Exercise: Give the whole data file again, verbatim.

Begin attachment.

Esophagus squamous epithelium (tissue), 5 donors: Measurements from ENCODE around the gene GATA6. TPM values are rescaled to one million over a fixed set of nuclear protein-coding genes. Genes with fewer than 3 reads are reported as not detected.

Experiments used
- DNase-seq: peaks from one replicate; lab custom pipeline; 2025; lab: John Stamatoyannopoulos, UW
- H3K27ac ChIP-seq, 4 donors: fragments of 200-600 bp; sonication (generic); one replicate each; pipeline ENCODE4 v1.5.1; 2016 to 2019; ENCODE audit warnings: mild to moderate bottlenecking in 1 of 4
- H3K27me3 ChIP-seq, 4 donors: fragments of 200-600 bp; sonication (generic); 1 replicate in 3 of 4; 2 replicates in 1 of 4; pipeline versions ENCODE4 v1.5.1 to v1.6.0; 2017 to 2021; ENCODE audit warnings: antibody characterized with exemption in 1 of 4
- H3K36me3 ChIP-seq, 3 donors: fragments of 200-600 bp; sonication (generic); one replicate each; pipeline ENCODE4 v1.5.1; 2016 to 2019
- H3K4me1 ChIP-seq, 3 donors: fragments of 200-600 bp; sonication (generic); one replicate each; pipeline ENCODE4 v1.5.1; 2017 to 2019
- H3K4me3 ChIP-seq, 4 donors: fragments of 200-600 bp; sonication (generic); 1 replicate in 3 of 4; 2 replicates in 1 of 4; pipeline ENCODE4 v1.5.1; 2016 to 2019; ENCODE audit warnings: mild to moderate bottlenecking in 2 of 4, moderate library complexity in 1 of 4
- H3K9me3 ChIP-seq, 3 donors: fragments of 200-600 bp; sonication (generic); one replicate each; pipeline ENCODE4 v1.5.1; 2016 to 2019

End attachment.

Esophagus squamous epithelium (tissue), 5 donors: Measurements from ENCODE around the gene GATA6. TPM values are rescaled to one million over a fixed set of nuclear protein-coding genes. Genes with fewer than 3 reads are reported as not detected.

Experiments used
- DNase-seq: peaks from one replicate; lab custom pipeline; 2025; lab: John Stamatoyannopoulos, UW
- H3K27ac ChIP-seq, 4 donors: fragments of 200-600 bp; sonication (generic); one replicate each; pipeline ENCODE4 v1.5.1; 2016 to 2019; ENCODE audit warnings: mild to moderate bottlenecking in 1 of 4
- H3K27me3 ChIP-seq, 4 donors: fragments of 200-600 bp; sonication (generic); 1 replicate in 3 of 4; 2 replicates in 1 of 4; pipeline versions ENCODE4 v1.5.1 to v1.6.0; 2017 to 2021; ENCODE audit warnings: antibody characterized with exemption in 1 of 4
- H3K36me3 ChIP-seq, 3 donors: fragments of 200-600 bp; sonication (generic); one replicate each; pipeline ENCODE4 v1.5.1; 2016 to 2019
- H3K4me1 ChIP-seq, 3 donors: fragments of 200-600 bp; sonication (generic); one replicate each; pipeline ENCODE4 v1.5.1; 2017 to 2019
- H3K4me3 ChIP-seq, 4 donors: fragments of 200-600 bp; sonication (generic); 1 replicate in 3 of 4; 2 replicates in 1 of 4; pipeline ENCODE4 v1.5.1; 2016 to 2019; ENCODE audit warnings: mild to moderate bottlenecking in 2 of 4, moderate library complexity in 1 of 4
- H3K9me3 ChIP-seq, 3 donors: fragments of 200-600 bp; sonication (generic); one replicate each; pipeline ENCODE4 v1.5.1; 2016 to 2019